1. Dave Pinsen

      It’s worth picking up the weekend edition of the FT on Saturday. Some great writing there (for example, this Lunch with the FT feature by David Pilling.

    2. ShanaC

      The essays section of WSJ on Saturday is very good for this.  Also you may want to take a look at the New Yorker.  Good essays and they include short fiction.

      1. Carl Rahn Griffith

        The New Yorker is superb, always. As is The Economist – I have subscribed to both for many years. 

    3. Donna Brewington White

      Really, really good advice.I believe that the best writers are avid readers, just as the best teachers are avid learners.I’ve learned that the best way to write is to just write.  Don’t worry about how it sounds, just get it down, then you can always edit later. So many people don’t start because they are already editing before they even begin to write.The author Anne Lamott says “Write shitty first drafts.”  Some of the most freeing advice I ever received as a writer.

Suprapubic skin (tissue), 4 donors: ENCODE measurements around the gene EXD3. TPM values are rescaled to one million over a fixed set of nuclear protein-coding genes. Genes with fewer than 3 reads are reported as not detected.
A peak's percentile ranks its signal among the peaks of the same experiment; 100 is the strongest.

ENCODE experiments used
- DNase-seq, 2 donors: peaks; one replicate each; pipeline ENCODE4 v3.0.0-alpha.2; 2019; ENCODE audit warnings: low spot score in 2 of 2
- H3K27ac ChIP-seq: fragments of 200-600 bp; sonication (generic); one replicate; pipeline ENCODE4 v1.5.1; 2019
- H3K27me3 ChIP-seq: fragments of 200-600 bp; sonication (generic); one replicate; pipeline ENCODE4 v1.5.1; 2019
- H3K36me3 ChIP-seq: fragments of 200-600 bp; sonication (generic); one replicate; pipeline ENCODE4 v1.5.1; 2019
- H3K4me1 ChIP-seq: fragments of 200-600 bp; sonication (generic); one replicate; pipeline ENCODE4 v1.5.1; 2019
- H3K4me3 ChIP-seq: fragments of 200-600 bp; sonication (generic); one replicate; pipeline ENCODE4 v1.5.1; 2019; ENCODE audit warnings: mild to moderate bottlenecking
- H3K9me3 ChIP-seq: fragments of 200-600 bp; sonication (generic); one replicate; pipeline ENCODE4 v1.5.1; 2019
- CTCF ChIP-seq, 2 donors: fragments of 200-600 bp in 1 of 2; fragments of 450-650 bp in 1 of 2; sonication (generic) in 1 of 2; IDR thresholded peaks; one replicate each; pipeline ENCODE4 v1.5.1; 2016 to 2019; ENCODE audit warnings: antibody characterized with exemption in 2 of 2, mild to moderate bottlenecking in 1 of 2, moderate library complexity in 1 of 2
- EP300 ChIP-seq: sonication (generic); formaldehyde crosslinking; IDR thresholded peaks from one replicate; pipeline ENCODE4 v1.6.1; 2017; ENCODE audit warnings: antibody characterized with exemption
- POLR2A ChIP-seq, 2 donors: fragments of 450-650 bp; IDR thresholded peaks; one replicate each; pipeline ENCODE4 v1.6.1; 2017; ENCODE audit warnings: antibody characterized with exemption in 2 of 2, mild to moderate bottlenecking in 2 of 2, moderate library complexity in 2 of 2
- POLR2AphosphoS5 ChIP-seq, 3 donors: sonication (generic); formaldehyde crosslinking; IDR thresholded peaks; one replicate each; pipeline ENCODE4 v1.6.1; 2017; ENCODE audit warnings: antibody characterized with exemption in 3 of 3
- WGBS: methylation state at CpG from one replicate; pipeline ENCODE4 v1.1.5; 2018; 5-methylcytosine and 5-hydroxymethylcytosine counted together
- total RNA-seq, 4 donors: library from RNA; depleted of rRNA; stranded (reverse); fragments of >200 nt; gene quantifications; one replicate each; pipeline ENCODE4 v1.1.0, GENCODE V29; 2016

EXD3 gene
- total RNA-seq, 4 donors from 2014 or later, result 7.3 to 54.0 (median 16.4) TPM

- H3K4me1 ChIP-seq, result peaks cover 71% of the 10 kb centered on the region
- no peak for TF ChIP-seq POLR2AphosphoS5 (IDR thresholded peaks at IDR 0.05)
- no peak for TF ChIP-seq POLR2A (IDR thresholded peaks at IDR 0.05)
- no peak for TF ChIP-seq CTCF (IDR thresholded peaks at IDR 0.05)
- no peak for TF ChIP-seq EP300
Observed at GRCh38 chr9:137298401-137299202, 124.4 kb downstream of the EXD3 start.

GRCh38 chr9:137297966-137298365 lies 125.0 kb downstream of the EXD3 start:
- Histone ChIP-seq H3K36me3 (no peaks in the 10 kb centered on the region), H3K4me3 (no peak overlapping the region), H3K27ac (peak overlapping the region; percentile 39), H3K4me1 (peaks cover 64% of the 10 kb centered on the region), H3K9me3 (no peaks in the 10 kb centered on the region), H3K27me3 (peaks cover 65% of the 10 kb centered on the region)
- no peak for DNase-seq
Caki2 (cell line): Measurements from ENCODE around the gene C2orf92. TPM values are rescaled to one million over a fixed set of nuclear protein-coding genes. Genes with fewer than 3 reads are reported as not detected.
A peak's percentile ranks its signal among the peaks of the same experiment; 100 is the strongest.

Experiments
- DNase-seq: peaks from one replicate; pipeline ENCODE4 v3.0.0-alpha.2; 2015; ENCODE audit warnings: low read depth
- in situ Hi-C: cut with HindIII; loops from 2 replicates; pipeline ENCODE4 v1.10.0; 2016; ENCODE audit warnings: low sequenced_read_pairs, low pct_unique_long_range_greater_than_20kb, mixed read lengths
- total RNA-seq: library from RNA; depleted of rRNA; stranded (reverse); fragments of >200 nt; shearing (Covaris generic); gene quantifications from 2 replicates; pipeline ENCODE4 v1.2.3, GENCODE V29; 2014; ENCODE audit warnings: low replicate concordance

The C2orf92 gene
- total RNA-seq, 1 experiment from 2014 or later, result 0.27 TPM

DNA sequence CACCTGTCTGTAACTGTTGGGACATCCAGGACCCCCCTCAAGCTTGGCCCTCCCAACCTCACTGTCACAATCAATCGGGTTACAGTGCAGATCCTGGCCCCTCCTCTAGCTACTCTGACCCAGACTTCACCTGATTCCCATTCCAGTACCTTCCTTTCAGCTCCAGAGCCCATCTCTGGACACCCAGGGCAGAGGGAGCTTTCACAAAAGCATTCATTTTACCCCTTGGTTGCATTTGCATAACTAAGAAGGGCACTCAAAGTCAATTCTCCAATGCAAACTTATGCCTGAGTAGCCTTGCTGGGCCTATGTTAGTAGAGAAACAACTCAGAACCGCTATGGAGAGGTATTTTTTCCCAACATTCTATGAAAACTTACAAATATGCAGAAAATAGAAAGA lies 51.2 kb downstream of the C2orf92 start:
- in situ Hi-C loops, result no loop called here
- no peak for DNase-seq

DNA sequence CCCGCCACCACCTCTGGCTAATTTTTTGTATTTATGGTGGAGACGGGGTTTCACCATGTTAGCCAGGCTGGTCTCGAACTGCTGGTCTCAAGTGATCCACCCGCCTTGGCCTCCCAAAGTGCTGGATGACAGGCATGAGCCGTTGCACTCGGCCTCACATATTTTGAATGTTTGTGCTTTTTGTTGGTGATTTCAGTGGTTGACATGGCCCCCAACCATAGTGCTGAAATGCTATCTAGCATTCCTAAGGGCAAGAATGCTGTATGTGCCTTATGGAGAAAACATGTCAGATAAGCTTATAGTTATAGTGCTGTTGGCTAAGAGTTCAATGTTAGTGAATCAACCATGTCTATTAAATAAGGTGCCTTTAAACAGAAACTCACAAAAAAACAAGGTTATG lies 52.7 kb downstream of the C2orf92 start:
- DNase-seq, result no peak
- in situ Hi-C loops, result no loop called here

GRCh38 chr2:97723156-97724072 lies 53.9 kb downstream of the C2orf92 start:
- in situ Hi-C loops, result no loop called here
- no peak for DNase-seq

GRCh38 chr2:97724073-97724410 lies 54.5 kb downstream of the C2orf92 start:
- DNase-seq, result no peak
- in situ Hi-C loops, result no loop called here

4. fredwilson

      Great suggestions Marty. I will use them

    5. Rohan

      Very nice suggestions, thank you Marty! 🙂

  25. Wesley Verhoeve

    Communications skills, especially written, are things I have in the top 3 of “must have” qualities when hiring. We base our company on storytelling in any and every way possible, so it’s only natural that, while we do not have a single position that focuses purely on writing, it’s still vital that everyone is great at it. Even people that aren’t customer-facing need to inform us internally through written communication.I’ve also learned that looking at how good of a writer someone is typically is a good predictor for their ability to think critically, take in a task and execute it properly with a good feedback loop. Obviously not a 100% correlation, but certainly a safe predictor.

  26. BradDorchinecz